Open Access

Delirium in the ICU: time to probe the hard questions

Critical Care201115:118

https://doi.org/10.1186/cc9971

Published: 4 February 2011

Abstract

Prevalent in critically ill patients, delirium remains poorly understood and difficult to treat. In a cross-sectional study conducted in 12 countries, delirium was identified in close to one third of patients and was independently associated with increased mortality. While such epidemiological accounts represent an important cornerstone for research, scientific efforts are needed to elucidate the causes of delirium and the mechanisms underlying its association with poor outcomes.

Delirium affects a substantial proportion of hospitalized patients and increases their likelihood of unfavorable outcomes. This burden is especially high in critically ill populations in whom delirium is arguably the most prevalent form of organ dysfunction. In the previous issue of Critical Care, Salluh and colleagues [1] present the results of Delirium Epidemiology in Critical Care (DECCA), an international cross-sectional study evaluating the prevalence and short-term outcome of delirium in a sample of 232 patients admitted to 104 intensive care units (ICUs) across Latin America with two centers in Spain and the US. When patients were screened with the confusion assessment method for the ICU (CAM-ICU), delirium was identified in 32% of subjects and was associated with an adjusted threefold increase in ICU mortality and a greater than twofold increase in median ICU length of stay [1].

This study has the merit of evaluating delirium in a range of countries with diverse cultures and levels of economic development and across a large number of medical institutions with heterogeneous practice patterns. The DECCA results reinforce the generalizability of findings from single-center observations [2, 3] and closely match pooled prevalence and mortality estimates from a recently completed meta-analysis (RD Stevens, unpublished data). Inferences from DECCA are limited by the inability to account for pre-ICU neurological and cognitive status, the exclusion of a high proportion of potentially eligible patients because of concurrent sedation, and the absence of information on the underlying etiologies of delirium, on the treatments administered, or on the causes of death. Another limitation is that the SAPS3 (Simplified Acute Physiology Score) and SOFA (Sequential Organ Failure Assessment) scores, used here to adjust mortality risk in a multivariable model, can underestimate neurological failure indicating potential bias that would inflate adjusted odds ratios of death in delirious patients. Finally, as is the case with much delirium research, fundamental questions of nosology, mechanism, and causation are overlooked.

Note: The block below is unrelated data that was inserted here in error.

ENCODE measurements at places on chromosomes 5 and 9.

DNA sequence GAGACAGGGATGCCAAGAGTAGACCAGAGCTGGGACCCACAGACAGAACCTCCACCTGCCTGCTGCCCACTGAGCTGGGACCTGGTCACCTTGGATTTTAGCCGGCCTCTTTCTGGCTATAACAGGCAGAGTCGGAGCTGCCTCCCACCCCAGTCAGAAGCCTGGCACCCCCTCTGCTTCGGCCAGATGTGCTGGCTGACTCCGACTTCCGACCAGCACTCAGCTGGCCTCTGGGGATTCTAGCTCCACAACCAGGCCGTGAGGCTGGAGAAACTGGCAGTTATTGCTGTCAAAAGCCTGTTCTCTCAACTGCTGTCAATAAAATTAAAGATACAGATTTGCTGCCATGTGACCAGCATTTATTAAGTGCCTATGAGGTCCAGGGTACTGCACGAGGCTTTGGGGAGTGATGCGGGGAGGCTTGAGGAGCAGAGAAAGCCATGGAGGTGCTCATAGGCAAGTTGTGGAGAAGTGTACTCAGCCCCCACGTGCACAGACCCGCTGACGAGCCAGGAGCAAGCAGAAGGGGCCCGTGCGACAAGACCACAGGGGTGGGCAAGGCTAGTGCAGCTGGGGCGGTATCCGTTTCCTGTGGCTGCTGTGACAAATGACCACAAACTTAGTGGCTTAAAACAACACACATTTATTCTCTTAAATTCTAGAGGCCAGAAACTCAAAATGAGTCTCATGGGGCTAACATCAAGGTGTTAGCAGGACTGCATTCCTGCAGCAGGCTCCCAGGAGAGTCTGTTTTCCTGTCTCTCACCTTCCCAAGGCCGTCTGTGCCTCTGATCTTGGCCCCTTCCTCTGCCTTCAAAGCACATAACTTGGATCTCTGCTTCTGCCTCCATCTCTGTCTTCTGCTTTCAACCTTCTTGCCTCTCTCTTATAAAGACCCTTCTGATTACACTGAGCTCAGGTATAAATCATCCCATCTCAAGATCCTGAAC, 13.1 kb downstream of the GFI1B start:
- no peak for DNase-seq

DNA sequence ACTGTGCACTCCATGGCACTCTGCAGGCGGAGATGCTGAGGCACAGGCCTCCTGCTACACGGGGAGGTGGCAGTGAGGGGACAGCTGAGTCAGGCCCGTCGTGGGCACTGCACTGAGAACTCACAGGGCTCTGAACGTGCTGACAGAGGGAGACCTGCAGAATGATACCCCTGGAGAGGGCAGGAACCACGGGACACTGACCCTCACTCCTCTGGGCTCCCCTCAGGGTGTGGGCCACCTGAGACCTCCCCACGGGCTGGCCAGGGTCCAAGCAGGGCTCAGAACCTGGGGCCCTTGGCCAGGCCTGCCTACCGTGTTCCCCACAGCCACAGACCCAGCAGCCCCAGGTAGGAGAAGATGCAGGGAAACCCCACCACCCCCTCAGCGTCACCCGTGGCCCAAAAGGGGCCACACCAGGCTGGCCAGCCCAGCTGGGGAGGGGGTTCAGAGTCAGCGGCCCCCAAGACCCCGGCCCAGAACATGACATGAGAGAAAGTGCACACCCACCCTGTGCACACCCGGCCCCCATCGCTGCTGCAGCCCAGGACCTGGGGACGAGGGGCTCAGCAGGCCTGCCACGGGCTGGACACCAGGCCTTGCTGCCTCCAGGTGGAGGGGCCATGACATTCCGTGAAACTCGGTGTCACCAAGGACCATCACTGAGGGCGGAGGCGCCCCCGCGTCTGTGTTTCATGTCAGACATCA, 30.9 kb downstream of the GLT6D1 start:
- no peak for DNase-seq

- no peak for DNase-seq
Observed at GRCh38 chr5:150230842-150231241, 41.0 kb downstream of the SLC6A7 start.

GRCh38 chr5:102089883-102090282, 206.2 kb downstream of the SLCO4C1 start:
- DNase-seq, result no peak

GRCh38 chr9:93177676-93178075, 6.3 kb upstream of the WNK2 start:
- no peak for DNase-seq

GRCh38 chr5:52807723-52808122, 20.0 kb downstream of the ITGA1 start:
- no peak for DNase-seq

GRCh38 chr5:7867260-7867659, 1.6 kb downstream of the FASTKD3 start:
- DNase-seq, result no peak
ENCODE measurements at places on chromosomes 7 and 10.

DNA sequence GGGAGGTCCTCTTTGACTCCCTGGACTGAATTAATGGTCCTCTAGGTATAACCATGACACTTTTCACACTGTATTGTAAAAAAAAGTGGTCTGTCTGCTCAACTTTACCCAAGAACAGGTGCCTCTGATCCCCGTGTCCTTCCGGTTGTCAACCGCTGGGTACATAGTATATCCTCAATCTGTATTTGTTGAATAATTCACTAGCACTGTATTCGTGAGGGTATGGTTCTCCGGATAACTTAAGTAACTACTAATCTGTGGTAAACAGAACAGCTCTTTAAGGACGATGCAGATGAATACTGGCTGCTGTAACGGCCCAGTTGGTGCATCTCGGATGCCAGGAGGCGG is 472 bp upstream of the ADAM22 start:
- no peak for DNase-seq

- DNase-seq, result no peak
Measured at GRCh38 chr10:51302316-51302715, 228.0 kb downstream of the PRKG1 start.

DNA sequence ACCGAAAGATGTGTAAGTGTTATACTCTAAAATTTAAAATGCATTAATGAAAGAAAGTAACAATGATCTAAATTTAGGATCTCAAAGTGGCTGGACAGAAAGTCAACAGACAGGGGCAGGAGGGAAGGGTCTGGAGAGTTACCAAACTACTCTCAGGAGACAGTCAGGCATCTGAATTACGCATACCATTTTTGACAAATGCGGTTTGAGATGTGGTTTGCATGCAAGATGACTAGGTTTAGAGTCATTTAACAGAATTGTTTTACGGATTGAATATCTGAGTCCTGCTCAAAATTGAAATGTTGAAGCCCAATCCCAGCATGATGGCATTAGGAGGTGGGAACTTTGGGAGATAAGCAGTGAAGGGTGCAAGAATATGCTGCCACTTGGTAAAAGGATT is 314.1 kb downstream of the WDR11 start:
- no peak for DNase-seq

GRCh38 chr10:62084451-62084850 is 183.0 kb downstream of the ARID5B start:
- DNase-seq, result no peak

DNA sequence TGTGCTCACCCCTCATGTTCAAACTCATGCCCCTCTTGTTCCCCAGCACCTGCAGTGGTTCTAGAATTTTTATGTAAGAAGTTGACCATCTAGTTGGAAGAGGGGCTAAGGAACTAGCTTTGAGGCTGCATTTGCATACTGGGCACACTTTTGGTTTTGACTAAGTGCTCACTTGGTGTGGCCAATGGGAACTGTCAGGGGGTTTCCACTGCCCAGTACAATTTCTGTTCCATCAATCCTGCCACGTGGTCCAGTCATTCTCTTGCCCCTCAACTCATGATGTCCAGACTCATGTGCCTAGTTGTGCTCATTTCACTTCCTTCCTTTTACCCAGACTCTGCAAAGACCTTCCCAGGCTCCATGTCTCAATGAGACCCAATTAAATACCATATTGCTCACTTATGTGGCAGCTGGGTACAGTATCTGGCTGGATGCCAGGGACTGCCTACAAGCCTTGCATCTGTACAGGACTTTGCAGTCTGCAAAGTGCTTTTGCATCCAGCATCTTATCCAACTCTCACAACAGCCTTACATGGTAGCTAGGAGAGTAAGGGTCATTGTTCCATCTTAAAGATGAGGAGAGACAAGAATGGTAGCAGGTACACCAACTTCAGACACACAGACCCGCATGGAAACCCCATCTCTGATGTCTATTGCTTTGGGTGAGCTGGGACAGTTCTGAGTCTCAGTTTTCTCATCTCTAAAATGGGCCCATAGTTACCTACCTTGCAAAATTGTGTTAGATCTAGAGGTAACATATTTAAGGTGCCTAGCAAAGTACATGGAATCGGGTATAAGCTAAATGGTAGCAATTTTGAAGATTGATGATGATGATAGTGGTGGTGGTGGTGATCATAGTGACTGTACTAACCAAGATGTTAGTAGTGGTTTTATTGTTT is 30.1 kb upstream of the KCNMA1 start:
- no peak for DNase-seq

A central question is whether delirium, as it is currently defined [4, 5], is a satisfactory construct. The spectrum of brain dysfunction encountered in hospitalized, acutely ill patients includes significant neurobehavioral abnormalities that fall outside the scope of this definition, either because sedation or coma prevented access to the patient's mental life, a problem that was encountered in DECCA, or because delirium criteria are not met [6]. Further work is warranted to rationalize the nosology of neurobehavioral syndromes associated with critical illness.